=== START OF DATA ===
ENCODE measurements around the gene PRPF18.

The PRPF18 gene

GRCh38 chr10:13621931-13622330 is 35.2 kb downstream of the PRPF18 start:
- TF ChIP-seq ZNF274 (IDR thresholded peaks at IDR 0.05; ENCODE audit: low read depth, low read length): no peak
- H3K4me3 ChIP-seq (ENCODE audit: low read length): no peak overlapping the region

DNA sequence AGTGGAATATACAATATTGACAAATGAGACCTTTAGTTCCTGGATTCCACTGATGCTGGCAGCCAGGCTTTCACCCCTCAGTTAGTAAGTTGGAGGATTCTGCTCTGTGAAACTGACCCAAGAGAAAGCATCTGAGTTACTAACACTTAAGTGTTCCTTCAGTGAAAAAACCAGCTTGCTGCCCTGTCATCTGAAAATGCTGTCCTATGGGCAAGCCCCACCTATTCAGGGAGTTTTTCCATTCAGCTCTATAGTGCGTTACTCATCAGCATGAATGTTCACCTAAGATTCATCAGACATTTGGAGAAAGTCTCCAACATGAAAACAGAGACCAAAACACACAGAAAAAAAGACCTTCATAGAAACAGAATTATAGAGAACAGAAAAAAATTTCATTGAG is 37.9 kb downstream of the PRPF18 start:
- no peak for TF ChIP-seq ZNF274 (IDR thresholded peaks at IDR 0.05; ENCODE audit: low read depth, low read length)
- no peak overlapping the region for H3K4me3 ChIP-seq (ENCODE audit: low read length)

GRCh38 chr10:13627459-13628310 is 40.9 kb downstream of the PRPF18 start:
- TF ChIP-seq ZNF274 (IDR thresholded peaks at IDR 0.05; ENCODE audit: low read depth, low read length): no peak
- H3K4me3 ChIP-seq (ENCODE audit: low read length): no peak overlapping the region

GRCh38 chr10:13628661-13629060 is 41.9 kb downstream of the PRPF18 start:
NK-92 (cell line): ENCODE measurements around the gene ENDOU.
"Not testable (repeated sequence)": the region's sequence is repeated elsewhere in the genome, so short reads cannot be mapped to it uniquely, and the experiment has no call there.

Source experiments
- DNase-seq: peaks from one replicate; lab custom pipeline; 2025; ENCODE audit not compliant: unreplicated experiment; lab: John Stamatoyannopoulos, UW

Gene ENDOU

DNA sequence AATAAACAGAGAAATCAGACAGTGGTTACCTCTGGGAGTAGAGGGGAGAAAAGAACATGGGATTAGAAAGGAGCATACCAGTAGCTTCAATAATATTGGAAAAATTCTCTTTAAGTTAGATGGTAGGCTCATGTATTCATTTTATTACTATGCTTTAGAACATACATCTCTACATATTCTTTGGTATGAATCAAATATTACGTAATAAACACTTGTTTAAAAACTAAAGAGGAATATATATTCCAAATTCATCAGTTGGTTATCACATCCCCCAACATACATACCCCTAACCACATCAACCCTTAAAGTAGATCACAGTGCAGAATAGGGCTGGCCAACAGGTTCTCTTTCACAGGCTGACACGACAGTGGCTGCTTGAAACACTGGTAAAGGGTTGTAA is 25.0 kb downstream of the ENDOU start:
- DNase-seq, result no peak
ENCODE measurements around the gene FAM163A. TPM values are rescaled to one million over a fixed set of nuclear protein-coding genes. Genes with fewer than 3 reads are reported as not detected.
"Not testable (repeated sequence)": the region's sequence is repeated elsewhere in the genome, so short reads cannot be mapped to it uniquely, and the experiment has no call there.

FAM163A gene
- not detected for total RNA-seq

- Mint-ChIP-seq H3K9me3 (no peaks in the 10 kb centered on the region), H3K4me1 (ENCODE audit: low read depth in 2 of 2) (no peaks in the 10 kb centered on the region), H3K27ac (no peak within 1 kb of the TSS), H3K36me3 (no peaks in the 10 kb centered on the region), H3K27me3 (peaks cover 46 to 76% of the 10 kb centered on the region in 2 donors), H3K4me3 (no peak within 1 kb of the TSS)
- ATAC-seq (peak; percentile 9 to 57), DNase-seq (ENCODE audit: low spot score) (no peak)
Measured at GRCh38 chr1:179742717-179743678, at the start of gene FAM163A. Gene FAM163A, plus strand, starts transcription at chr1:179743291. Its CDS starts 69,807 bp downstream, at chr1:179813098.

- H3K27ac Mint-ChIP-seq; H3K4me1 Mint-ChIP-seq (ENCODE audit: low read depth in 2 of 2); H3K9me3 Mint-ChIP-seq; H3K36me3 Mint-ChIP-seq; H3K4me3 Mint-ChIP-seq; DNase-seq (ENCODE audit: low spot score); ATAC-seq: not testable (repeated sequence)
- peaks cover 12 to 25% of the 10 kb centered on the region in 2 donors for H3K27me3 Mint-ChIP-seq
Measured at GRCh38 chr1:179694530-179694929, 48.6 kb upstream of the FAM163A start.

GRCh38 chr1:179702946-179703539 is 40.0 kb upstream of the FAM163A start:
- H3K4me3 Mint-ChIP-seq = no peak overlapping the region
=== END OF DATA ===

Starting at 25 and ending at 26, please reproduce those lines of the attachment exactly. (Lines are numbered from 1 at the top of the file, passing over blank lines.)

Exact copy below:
- ATAC-seq (peak; percentile 9 to 57), DNase-seq (ENCODE audit: low spot score) (no peak)
Measured at GRCh38 chr1:179742717-179743678, at the start of gene FAM163A. Gene FAM163A, plus strand, starts transcription at chr1:179743291. Its CDS starts 69,807 bp downstream, at chr1:179813098.